Great excitement was generated by an experiment performed in 1953 by Stanley Miller and Harold Urey. They set up an apparatus containing methane, ammonia and hydrogen gases with water vapour to represent the hypothetical early Earth atmosphere and passed electric sparks through it to simulate lightning strikes. In this reducing atmosphere, the heavy energy input breaks bonds in the gases, and upon cooling bonds reform giving new carbon products. The broken bonds reassociate in a random way such that many different molecules are produced. The most abundant product was tar, but there were also two simple amino acids, glycine and alanine in small quantities. (The amino acid alanine has the formula: CH3CH(NH2)COOH).
Robert Shapiro alludes to his own experiments in which he heated various combinations of organic chemicals together as resulting in a dark, sticky tar. He had hoped to produce the chemistry of life, but ended up with what he describes as a “gunky mess” (Shapiro 1986, page 206). Tar is an organic material with excessive bonding. It is a dead organic material that may originate from life, but it is not helpful to a living organism or as a starting point for life.
Shapiro gives a very good account of the experiments to discover the origin of life that have been conducted over 50 years of the 20th century. However, he concludes that;
“The very best Miller-Urey chemistry, as we have seen, does not take us very far along the path to a living organism. A mixture of simple chemicals, even one enriched in a few amino acids, no more resembles a bacterium than a small pile of real and nonsense words, each written on an individual scrap of paper, resembles the complete works of Shakespeare.” (Shapiro 1986, page 116).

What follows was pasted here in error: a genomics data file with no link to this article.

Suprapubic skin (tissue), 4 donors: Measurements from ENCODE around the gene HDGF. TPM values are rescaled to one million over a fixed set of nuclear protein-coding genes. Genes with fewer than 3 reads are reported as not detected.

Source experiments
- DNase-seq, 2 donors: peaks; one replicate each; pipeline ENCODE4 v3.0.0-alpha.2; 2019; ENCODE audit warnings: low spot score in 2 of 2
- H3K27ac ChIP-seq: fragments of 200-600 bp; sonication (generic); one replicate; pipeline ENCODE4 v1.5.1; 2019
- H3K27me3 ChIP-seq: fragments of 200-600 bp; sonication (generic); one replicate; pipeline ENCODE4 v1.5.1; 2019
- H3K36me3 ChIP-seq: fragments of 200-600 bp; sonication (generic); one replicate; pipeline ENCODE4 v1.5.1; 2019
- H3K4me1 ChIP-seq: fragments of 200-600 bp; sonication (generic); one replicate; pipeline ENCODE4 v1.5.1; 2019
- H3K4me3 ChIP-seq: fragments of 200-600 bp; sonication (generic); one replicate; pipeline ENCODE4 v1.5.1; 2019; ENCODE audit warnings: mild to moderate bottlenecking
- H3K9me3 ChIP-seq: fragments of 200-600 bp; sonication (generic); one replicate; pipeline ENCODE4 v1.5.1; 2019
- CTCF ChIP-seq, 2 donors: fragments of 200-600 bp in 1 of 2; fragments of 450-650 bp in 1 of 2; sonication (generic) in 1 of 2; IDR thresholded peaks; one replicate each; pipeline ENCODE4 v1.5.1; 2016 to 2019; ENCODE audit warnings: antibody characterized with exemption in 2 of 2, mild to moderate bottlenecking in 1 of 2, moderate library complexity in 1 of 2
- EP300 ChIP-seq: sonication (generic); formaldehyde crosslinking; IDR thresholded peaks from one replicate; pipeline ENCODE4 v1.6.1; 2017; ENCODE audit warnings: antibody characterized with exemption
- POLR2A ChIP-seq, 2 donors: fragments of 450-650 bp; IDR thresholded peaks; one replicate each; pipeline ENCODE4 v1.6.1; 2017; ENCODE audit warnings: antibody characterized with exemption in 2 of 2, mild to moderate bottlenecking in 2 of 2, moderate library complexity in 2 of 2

Metabolic processes within cells are catalysed by protein enzymes. It was realized that the formation of macromolecules had to be catalysed by something, and unless life pulled itself up by its own bootstraps these catalysts could not be enzymes. So, it was proposed by A.G. Caines-Smith in 1985 that clay composed of silicates was the catalyst of protometabolism (see footnote).
It was soon realized that since the entire sea could not function as a metabolism, it had to be compartmentalized. It was observed that cell membranes are composed of phospholipids that naturally form spheres when placed in water. So, it was proposed that the protocell was bounded by a very simple lipid membrane that formed spontaneously. The problem with this simple model is that the protocell would be isolated from its environment. The phospholipid membrane of the hypothetical protocell would not allow molecules that fuel metabolism to enter the protocell, nor would it allow toxic waste products out. Isolation from the environment spells non-viability for cells.